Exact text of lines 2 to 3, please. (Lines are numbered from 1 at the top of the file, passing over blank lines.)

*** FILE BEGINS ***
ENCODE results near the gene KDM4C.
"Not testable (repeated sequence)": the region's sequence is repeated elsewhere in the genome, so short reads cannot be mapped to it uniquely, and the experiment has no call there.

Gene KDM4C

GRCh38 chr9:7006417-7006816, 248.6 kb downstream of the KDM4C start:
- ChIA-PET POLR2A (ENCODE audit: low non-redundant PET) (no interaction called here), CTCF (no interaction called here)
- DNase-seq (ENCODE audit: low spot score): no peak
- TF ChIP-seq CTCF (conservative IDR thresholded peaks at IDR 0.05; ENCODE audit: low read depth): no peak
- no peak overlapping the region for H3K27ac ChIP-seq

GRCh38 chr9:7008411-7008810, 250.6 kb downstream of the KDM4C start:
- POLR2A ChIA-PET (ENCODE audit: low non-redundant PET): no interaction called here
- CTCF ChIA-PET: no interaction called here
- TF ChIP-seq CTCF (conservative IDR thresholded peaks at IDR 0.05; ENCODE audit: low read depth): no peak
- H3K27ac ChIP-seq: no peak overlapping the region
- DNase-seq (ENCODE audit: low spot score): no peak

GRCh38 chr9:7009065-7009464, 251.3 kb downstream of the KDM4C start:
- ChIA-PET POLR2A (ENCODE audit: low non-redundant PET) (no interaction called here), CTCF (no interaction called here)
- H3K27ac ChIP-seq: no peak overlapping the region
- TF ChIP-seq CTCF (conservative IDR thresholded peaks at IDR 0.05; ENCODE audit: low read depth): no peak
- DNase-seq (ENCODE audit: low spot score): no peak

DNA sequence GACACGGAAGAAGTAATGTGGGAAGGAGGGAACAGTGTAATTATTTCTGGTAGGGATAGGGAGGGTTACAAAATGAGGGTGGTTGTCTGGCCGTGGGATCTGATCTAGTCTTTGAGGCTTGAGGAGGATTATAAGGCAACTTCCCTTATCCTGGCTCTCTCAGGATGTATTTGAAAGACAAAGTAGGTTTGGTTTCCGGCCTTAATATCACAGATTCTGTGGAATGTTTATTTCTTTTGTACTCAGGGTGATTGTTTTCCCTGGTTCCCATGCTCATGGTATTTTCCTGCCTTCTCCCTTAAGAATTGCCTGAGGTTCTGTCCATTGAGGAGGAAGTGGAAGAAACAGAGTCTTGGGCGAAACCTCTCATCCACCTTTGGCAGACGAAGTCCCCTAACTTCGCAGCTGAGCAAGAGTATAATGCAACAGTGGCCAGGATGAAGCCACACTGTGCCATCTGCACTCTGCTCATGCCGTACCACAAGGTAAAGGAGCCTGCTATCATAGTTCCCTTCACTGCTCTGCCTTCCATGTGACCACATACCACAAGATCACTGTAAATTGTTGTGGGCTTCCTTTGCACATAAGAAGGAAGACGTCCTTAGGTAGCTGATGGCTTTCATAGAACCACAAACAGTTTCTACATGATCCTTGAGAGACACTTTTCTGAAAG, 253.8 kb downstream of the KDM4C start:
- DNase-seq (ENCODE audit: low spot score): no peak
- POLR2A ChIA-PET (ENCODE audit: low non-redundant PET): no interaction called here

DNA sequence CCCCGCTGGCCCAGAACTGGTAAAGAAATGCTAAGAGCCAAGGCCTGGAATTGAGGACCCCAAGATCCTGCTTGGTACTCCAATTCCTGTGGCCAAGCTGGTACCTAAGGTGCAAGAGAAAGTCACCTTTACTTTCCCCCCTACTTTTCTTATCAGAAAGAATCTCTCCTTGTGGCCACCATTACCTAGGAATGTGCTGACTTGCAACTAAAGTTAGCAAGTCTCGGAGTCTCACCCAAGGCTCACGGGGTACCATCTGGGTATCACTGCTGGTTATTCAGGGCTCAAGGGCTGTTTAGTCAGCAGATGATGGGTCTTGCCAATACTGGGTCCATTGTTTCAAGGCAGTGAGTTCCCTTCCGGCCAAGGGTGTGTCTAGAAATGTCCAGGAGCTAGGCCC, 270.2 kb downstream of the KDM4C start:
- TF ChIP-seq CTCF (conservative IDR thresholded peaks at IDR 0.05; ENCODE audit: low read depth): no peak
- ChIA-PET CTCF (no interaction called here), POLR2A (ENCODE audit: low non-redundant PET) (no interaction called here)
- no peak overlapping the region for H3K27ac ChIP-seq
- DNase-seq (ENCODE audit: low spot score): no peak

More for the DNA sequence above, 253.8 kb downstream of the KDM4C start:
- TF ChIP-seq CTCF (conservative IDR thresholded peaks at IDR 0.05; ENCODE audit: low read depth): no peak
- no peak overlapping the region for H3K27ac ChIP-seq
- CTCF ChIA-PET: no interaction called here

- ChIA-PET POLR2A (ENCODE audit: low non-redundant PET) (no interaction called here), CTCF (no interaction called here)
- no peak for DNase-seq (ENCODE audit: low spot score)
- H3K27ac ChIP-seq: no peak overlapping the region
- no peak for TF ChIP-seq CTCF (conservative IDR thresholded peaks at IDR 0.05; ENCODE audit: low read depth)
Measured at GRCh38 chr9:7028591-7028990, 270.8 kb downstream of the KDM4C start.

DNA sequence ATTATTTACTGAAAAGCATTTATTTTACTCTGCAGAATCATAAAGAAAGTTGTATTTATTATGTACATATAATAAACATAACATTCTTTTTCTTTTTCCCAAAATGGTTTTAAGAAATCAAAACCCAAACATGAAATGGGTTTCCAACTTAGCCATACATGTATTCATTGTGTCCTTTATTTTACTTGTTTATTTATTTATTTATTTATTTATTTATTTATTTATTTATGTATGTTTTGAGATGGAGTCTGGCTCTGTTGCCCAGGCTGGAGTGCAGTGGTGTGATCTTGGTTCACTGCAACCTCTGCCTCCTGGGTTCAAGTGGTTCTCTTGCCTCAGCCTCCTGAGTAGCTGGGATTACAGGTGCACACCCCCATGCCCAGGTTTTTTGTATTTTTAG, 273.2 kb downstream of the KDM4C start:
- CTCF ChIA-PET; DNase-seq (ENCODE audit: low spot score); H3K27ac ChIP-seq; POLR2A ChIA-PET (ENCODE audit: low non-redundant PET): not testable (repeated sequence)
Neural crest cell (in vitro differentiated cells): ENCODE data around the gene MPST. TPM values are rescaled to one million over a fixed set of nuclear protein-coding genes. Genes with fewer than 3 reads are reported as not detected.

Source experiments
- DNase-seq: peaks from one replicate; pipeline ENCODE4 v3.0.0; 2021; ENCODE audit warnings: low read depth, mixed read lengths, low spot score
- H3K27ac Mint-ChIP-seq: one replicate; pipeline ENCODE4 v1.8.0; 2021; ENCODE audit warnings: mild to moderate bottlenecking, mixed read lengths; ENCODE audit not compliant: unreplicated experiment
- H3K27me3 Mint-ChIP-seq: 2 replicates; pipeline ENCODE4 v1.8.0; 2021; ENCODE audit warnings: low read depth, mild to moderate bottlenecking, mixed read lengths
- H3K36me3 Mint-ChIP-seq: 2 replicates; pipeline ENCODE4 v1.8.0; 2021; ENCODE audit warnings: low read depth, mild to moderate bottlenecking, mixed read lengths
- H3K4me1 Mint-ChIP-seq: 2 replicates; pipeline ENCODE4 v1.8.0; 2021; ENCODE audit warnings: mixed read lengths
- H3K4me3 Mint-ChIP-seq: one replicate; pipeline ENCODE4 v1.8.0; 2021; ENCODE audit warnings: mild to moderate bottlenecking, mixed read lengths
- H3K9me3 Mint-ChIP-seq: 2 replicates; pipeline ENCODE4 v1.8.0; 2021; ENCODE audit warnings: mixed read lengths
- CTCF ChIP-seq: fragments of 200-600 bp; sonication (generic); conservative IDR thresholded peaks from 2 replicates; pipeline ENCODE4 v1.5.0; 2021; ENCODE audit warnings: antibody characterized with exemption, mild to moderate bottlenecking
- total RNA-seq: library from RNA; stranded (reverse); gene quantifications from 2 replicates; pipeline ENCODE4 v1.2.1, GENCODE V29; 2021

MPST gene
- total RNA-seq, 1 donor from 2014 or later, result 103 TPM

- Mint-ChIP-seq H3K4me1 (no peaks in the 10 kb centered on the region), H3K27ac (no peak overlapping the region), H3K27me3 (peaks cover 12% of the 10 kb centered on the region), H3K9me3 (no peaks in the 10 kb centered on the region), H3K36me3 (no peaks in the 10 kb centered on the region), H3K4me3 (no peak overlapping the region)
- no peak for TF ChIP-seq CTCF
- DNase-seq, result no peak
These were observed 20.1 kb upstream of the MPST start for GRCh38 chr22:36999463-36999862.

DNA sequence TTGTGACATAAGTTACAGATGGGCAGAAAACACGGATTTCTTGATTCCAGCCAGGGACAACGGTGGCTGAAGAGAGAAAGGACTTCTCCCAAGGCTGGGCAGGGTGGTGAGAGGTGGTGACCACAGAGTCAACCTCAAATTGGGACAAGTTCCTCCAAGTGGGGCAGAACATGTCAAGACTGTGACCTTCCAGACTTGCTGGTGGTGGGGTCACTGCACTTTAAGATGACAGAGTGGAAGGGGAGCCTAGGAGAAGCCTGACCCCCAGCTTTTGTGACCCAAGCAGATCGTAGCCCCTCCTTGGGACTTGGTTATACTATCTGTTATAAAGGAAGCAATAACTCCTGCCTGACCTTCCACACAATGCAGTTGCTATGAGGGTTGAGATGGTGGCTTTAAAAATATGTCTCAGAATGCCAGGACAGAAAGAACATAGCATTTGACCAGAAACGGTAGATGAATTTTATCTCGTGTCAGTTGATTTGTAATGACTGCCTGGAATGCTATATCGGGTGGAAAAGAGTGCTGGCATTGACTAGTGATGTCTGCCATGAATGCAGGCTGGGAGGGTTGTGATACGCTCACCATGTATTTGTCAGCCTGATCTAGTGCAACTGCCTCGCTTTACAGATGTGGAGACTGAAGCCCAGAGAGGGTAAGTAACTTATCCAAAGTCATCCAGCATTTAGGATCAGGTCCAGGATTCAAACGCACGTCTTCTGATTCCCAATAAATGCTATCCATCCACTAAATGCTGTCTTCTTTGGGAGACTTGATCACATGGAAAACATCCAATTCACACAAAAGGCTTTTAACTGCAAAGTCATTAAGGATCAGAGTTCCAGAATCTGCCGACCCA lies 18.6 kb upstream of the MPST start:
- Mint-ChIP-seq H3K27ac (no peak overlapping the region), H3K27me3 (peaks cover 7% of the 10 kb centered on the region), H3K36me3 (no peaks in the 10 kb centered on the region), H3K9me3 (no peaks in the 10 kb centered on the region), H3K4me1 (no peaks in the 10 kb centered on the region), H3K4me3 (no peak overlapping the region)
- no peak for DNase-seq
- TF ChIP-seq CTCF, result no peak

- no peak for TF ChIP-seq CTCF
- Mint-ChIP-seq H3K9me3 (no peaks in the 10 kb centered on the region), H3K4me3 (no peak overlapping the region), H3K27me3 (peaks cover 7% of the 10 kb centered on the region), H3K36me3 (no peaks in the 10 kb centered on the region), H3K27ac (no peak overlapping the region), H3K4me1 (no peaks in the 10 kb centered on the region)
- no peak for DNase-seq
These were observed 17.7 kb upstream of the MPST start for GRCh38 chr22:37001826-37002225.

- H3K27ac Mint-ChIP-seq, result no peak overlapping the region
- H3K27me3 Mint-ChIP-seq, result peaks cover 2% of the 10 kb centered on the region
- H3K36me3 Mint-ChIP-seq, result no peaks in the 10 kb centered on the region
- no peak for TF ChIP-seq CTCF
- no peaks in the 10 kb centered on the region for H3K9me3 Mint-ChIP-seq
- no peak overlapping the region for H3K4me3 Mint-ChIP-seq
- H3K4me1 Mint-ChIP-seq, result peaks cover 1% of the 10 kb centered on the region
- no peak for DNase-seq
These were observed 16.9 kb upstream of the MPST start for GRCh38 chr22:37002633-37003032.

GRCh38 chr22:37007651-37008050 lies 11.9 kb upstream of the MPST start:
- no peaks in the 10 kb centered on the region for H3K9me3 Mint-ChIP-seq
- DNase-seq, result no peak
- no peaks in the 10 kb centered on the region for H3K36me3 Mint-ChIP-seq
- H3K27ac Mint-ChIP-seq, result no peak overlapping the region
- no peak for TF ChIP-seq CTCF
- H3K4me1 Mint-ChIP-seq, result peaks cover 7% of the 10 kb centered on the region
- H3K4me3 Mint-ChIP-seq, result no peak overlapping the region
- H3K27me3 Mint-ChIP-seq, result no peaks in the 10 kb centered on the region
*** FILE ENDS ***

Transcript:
"Not testable (repeated sequence)": the region's sequence is repeated elsewhere in the genome, so short reads cannot be mapped to it uniquely, and the experiment has no call there.

Gene KDM4C